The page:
Searching over 5,500,000 cases.


searching
Buy This Entire Record For $7.95

Download the entire decision to receive the complete text, official citation,
docket number, dissents and concurrences, and footnotes for this case.

Learn more about what you receive with purchase of this case.

Stephens v. South Carolina Department of Corrections

United States District Court, D. South Carolina, Florence Division

June 12, 2018

KASEEM STEPHENS, KORELL BATTLE, LORENZO HERION, and DAYQUAN ROBINSON, Plaintiffs,
v.
SOUTH CAROLINA DEPARTMENT OF CORRECTIONS, WARDEN LEROY CARTLEDGE, Individually and in his Official Capacity as Warden of McCormick Correctional Institution, and WARDEN MICHAEL STEPHAN, Individually and in his Official Capacity as Warden of McCormick Correctional Institution, Defendants.

          REPORT AND RECOMMENDATION

          THOMAS E. ROGERS, III UNITED STATES MAGISTRATE JUDGE

         I. INTRODUCTION

         Plaintiffs are four inmates currently within the South Carolina Department of Corrections (SCDC) who were all housed at one time in the McCormick Correctional Institution (MCI). They each allege constitutional violations under 42 U.S.C. § 1983 and state law claims under the South Carolina Tort Claims Act (SCTCA), S.C.Code Ann. §§ 15-78-10 et seq. arising from attacks they suffered at the hands of other inmates. Plaintiffs originally filed this action in the Court of Common Pleas, McCormick County, South Carolina, and Defendants removed the action to this court and filed a Motion to Dismiss (ECF No. 6). Plaintiffs then filed an Amended Complaint[1] (ECF No. 9), and Defendants filed new Motions to Dismiss (ECF Nos. 13, 15). All pretrial proceedings in this case were referred to the undersigned pursuant to the provisions of 28 U.S.C. § 636(b)(1)(A) and (B) and Local Rule 73.02(B)(2)(d), DSC. This report and recommendation is entered for review by the district judge.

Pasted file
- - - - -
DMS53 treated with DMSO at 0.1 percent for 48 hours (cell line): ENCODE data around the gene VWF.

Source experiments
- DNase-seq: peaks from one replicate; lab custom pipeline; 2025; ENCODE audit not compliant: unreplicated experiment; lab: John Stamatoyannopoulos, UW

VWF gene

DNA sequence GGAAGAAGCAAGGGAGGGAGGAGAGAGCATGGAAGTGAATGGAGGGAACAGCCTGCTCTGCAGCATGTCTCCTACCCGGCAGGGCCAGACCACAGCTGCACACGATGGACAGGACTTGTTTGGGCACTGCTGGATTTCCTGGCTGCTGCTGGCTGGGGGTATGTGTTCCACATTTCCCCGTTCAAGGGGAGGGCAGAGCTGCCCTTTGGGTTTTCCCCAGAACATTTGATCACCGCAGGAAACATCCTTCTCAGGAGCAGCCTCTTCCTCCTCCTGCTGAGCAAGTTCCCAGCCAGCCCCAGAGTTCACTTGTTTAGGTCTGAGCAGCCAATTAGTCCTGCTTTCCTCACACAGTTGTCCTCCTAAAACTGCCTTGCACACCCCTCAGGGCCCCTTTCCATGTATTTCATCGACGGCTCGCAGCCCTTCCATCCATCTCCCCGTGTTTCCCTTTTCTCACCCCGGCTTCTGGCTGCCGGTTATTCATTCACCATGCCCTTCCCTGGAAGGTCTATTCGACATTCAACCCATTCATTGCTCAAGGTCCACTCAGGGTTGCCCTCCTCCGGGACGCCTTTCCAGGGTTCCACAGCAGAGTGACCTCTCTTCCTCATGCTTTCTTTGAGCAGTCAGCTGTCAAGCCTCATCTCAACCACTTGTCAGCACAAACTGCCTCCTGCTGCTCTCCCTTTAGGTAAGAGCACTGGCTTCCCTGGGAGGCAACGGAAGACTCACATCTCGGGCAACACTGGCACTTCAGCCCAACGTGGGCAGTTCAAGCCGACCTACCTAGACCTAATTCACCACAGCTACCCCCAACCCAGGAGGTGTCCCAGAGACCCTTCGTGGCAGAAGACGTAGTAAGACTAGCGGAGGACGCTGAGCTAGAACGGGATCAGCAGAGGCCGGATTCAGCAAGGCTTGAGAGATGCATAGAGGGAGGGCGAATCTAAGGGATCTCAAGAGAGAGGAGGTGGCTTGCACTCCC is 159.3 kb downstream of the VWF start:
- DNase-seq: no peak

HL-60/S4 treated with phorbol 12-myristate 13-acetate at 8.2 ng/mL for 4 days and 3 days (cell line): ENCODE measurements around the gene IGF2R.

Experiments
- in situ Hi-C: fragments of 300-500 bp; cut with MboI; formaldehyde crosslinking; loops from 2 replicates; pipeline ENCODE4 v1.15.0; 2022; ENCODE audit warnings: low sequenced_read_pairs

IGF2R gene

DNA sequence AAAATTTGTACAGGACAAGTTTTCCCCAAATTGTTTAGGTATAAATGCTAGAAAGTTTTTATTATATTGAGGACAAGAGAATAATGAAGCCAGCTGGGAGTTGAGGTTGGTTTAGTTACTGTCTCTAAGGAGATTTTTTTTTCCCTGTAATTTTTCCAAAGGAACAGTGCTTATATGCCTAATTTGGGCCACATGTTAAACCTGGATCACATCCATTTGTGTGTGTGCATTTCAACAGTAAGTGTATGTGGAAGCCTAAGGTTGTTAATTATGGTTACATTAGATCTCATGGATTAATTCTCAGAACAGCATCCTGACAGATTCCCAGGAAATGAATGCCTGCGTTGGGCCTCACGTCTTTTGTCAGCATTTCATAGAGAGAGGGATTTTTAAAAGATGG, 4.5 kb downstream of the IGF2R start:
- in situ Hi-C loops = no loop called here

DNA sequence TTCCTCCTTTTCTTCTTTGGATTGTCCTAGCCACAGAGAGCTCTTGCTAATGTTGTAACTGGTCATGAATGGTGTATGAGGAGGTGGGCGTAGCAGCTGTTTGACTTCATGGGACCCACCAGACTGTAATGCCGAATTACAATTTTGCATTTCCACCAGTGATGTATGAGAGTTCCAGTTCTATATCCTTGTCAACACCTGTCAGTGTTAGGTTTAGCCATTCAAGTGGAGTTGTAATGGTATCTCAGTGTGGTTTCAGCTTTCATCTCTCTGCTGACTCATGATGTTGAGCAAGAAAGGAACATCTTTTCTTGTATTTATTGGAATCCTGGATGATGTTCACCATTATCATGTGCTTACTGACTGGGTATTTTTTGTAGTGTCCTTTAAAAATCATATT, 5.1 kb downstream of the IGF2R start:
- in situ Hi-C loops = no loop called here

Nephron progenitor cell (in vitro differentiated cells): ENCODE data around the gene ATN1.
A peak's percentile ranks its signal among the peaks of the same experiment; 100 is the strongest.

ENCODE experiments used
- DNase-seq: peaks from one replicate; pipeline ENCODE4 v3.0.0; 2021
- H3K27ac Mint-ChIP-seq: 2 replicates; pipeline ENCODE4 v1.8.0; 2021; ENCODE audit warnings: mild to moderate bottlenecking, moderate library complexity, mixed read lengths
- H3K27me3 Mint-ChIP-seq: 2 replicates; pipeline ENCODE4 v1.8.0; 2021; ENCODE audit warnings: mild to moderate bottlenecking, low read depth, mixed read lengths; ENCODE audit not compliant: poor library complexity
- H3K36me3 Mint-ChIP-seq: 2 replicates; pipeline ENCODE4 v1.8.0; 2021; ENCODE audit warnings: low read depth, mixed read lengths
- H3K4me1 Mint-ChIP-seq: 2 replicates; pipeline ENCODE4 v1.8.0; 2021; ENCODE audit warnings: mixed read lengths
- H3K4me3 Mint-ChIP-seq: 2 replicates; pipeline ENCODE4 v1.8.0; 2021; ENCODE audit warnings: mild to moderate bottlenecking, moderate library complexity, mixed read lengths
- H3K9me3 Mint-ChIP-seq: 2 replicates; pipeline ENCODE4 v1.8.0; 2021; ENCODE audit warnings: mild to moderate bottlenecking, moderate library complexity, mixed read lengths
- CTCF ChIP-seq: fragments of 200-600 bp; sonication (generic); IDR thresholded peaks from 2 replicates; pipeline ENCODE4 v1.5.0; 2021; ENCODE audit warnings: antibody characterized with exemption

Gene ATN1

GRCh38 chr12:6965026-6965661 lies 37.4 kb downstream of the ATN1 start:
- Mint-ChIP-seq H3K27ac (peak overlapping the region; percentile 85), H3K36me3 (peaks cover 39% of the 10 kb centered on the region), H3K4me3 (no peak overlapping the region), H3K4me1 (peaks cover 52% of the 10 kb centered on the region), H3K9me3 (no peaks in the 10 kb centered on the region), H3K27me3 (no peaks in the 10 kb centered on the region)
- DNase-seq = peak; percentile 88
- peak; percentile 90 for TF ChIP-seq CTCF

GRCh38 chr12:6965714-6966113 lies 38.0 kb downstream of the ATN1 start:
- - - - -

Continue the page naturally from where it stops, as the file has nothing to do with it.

II. FACTUAL ALLEGATIONS

         Plaintiffs in this action allege there is a long history of inmate on inmate violence within the SCDC, and, as relevant to this lawsuit, at MCI, where Defendant Cartledge previously served as Warden and Defendant Stephan currently serves as Warden. Am. Compl. ¶¶ 8-14. Plaintiffs allege that Cartledge and Stephan were